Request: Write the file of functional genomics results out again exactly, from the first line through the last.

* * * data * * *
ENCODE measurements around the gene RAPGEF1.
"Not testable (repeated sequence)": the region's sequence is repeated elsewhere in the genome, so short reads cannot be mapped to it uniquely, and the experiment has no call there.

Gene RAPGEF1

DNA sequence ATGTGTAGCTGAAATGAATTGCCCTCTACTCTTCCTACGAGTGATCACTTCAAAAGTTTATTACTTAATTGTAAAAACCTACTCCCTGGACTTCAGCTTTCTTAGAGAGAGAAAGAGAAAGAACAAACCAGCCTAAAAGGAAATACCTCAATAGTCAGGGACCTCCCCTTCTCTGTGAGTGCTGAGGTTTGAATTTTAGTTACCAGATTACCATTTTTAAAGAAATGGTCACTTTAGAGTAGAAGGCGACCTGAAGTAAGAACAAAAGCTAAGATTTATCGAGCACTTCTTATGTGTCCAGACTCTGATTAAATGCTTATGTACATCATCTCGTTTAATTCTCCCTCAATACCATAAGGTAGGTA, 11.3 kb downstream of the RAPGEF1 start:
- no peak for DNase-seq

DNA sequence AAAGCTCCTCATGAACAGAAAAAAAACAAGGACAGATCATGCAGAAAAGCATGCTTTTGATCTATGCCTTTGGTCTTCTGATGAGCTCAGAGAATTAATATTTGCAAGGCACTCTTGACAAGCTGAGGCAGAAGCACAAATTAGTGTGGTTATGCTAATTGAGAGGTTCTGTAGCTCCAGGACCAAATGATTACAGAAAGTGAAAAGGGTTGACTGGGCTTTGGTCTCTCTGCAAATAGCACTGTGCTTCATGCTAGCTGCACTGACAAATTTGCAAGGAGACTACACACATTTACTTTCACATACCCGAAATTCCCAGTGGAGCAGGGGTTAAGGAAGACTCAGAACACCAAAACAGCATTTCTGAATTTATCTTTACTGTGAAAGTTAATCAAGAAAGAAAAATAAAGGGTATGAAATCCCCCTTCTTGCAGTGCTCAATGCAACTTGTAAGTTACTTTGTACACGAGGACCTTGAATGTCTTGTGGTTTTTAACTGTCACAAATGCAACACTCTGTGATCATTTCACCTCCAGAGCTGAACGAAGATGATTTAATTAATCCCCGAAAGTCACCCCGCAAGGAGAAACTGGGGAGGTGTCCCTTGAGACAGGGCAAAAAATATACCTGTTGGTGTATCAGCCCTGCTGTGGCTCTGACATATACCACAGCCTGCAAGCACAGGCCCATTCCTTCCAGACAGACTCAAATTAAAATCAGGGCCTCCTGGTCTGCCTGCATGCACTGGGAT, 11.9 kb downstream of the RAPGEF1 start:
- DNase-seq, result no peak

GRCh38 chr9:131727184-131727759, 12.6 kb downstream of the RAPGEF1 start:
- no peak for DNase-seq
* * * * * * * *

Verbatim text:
ENCODE measurements around the gene RAPGEF1.
"Not testable (repeated sequence)": the region's sequence is repeated elsewhere in the genome, so short reads cannot be mapped to it uniquely, and the experiment has no call there.

Gene RAPGEF1

DNA sequence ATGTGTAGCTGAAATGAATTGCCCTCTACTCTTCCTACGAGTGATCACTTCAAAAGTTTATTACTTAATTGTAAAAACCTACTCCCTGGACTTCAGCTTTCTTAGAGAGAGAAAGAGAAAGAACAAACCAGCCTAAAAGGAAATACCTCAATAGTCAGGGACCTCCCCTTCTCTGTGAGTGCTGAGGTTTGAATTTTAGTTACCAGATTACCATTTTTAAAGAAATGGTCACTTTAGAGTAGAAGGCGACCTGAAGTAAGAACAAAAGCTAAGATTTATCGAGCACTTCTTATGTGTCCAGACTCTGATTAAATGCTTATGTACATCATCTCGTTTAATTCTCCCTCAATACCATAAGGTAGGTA, 11.3 kb downstream of the RAPGEF1 start:
- no peak for DNase-seq

DNA sequence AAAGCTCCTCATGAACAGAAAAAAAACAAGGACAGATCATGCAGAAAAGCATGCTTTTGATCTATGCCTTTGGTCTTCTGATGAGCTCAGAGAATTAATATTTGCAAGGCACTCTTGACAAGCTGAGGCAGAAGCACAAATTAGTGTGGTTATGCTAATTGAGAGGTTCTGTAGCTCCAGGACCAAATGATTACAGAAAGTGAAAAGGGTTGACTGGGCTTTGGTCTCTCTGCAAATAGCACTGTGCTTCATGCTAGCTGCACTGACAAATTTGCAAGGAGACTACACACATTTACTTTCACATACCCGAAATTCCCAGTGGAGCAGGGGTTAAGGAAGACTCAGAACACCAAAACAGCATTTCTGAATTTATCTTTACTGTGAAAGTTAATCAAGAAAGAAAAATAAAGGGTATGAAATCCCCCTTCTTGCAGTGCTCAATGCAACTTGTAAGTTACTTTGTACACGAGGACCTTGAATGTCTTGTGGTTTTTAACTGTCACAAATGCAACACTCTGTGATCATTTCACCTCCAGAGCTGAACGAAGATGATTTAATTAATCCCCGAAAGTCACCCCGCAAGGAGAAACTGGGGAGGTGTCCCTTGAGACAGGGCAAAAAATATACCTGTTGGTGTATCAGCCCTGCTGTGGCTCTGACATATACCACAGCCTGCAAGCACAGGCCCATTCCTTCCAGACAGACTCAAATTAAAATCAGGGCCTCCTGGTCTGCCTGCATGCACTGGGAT, 11.9 kb downstream of the RAPGEF1 start:
- DNase-seq, result no peak

GRCh38 chr9:131727184-131727759, 12.6 kb downstream of the RAPGEF1 start:
- no peak for DNase-seq